Tesco is launching a new scheme to avoid leftover food being thrown away
Tesco is to become the first British supermarket to launch a bold new scheme to donate leftover food to charity, as their CEO admitted they were "not comfortable" about throwing away thousands of tonnes of food every year which could have been eaten by people in need.
Company chief Dave Lewis told The Huffington Post UK: "A number of years ago we identified that food waste was an issue for our business. "
Despite taking some measures to prevent food waste, Lewis said the company "didn’t feel good about" the fact that the fluctuating demand for different food in supermarkets meant "you’re left with food that passes its sell-by date but is still perfectly good for human consumption."
"This was something we didn't feel comfortable about."
New figures published by Tesco recently revealed that the company threw away 55,400 tonnes of food over the last year - around 30,000 tonnes of which was perfectly edible.
Lewis said that changeable British weather was one reason for the waste: "Despite everything that has been happening in the supply chain - and there is a lot - when you get to a store, just by the vagaries of weather, you may have thought that you need X amount of strawberries or salad, and then the weather turns and it’s not bought by customers."
After several years of partnering with organisations to reduce their waste, the company is now trialling a new way of making sure any food left over at the end of the day can be taken free-of-charge by charities, through an app that alerts Tesco staff to nearby charities that need food. Beforehand, the food would likely have been needlessly destroyed.
The move is similar - though less radical - to France's decision last month to make it illegal for large supermarkets to throw away edible food.
Alluding to the business troubles plaguing Tesco, including an accounting scandal andone of the biggest losses in corporate history posted in April, Lewis added: "This is not something which is a response to short term other news in our business.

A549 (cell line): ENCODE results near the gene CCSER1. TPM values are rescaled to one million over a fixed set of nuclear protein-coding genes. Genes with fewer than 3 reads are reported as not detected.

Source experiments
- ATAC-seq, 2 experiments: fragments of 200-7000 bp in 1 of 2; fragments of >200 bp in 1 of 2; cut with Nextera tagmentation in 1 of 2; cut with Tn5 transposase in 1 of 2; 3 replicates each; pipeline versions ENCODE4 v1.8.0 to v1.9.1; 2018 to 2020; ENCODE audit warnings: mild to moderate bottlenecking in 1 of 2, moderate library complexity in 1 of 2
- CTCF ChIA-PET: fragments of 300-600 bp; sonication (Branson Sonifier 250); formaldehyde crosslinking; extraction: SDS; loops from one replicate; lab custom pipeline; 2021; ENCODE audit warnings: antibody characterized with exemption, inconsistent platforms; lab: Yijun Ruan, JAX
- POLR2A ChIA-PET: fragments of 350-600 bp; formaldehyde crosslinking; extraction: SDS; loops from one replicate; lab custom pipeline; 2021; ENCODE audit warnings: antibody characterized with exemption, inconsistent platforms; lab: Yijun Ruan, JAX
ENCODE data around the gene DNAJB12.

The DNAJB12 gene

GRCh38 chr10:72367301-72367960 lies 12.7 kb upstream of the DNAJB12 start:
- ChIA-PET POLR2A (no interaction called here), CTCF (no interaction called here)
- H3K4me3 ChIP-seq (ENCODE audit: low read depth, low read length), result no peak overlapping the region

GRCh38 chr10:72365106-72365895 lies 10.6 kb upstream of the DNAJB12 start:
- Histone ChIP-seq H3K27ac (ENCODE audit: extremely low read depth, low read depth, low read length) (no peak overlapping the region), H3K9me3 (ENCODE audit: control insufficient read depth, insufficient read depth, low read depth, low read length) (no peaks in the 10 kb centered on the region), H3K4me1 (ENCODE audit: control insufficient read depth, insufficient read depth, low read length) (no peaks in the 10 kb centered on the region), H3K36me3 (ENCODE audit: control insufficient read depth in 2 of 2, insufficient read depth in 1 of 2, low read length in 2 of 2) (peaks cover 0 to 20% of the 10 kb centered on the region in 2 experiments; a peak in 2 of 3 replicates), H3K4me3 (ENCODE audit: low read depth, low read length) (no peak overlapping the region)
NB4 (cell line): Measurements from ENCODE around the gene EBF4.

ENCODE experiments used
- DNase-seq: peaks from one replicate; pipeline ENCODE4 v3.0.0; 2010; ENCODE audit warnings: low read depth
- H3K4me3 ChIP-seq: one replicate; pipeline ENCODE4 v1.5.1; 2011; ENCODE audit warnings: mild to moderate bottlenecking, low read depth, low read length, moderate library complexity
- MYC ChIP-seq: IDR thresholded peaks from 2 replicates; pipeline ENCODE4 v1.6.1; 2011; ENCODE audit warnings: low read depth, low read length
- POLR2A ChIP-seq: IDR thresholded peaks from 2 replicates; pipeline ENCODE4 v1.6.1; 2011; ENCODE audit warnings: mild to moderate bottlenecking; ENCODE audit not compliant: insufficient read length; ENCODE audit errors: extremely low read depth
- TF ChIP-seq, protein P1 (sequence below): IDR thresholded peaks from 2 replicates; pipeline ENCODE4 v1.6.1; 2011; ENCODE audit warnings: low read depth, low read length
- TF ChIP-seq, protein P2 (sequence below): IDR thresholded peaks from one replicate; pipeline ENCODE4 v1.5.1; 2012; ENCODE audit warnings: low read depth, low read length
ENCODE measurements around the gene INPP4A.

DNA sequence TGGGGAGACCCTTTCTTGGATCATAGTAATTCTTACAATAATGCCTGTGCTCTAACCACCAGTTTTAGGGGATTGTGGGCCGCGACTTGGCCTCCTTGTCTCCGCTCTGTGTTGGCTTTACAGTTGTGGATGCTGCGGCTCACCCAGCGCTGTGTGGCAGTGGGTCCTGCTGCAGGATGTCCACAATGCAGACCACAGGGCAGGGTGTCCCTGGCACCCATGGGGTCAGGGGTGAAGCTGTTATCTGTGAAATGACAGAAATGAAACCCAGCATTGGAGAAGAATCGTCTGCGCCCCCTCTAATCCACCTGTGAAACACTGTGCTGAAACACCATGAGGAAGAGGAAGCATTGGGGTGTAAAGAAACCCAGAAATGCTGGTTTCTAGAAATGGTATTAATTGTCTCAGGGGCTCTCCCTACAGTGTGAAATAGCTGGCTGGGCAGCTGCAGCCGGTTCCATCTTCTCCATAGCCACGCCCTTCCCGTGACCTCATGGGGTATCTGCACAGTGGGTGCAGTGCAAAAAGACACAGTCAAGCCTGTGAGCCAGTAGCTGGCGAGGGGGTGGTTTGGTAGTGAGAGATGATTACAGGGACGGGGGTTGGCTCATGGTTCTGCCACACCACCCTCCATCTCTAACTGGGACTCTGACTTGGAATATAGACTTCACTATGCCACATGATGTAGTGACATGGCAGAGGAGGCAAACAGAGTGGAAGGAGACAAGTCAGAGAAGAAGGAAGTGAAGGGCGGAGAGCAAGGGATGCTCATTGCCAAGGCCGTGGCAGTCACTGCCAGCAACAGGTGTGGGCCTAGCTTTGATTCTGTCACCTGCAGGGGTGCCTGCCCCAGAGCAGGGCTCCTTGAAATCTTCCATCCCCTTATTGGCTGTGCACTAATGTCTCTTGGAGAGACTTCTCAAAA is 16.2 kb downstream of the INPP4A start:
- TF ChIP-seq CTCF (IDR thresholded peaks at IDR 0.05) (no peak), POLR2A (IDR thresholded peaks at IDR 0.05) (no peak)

"We know that this is the right thing for us to be doing.
"We think that we have found a sustainable responsible way of eliminating waste in our business that could be safely consumed and we’re going after it.
"Who would want to throw away food that people could eat when you know that there are people out there who actually for whatever reason unfortunately are not in a position to do that?
"Everybody wins here if we get it right."
Lewis explained what usually happens to food past its sell-by date: "In the past once that [food] got past the display date, you had no choice but to put it into the waste system.
Tesco's CEO Dave Lewis said Tesco is keen to cut down on the leftover food it puts into the waste system
"Depending what the composition of the waste was, if it is possible for it to be used as animal feed then it would be, but ultimately, if there’s no way of reusing it for anything else then it is pure waste.
"In the UK, depending on which region you’re in, [it is] either used as incineration as energy. it’s local authorities who would dispose of it. It’s waste."
"We wanted to avoid that."
The scheme will be run through an app which allows Tesco store managers to alert nearby charities what surplus food they have and how much of it is avalaible at the end of the day.
Tesco will partner with UK food redistribution charity FareShare, and Irish social enterprise FoodCloud to trial the FareShare FoodCloud app in the UK.
Tesco is trying to cut down on the amount of food waste it produces
Charities, including homeless hostels, women’s refuges and disadvantaged children’s breakfast clubs, will then be able to confirm what food they would like and pick it up for free.
FareShare will also help support the charities to ensure that surplus food is used safely for those who need it.
The scheme will be piloted in 10 Tesco stores around the UK and is already in place in two stories in Ireland.
At least half a million Britons are estimated to have used a food bank last year, figures which campaigners suggest indicate rising levels of poverty since the recession.